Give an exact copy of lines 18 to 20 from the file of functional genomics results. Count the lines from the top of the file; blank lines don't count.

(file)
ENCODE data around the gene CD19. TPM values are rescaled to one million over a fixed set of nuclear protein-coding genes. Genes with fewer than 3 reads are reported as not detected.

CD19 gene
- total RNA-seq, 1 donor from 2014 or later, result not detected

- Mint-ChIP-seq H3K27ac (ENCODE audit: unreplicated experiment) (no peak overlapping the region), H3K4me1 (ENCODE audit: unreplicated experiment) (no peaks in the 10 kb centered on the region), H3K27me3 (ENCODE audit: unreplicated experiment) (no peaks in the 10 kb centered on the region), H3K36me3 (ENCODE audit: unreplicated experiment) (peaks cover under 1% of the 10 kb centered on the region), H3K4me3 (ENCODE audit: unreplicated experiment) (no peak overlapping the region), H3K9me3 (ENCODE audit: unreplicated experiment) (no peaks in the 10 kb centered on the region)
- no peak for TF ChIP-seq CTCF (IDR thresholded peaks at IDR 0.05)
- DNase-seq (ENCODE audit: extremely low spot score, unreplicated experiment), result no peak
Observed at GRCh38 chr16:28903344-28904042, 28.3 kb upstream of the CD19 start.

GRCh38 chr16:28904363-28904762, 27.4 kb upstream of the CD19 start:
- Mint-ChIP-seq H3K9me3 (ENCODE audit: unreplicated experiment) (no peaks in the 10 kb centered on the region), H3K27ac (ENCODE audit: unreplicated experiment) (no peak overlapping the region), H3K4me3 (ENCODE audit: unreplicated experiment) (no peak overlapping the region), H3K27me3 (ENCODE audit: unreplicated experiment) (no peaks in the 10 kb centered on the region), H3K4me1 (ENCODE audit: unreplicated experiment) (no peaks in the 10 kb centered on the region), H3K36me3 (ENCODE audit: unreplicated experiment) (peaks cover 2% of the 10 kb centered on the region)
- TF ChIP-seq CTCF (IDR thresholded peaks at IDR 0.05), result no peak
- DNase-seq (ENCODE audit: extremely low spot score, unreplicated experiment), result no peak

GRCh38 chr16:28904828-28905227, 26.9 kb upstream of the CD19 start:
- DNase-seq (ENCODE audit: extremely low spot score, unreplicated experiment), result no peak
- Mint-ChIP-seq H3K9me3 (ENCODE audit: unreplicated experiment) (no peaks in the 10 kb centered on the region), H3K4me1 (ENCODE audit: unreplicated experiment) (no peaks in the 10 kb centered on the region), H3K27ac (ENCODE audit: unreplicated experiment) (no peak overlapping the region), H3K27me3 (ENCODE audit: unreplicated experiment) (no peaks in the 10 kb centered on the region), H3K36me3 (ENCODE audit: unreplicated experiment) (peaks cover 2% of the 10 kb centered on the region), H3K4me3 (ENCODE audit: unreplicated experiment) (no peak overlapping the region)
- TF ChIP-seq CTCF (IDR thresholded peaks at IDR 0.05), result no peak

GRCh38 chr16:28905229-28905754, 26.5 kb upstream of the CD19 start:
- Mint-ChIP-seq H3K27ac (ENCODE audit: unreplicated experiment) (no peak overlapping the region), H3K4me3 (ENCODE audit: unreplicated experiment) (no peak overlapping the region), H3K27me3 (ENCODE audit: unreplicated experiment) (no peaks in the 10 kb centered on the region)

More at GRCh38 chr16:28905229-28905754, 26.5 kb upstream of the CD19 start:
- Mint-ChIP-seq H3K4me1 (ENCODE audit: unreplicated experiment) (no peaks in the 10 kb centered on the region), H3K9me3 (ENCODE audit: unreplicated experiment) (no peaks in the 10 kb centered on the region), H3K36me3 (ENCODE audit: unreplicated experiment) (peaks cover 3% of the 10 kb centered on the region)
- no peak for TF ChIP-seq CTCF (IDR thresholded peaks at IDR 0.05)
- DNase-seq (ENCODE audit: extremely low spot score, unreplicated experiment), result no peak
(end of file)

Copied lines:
More at GRCh38 chr16:28905229-28905754, 26.5 kb upstream of the CD19 start:
- Mint-ChIP-seq H3K4me1 (ENCODE audit: unreplicated experiment) (no peaks in the 10 kb centered on the region), H3K9me3 (ENCODE audit: unreplicated experiment) (no peaks in the 10 kb centered on the region), H3K36me3 (ENCODE audit: unreplicated experiment) (peaks cover 3% of the 10 kb centered on the region)
- no peak for TF ChIP-seq CTCF (IDR thresholded peaks at IDR 0.05)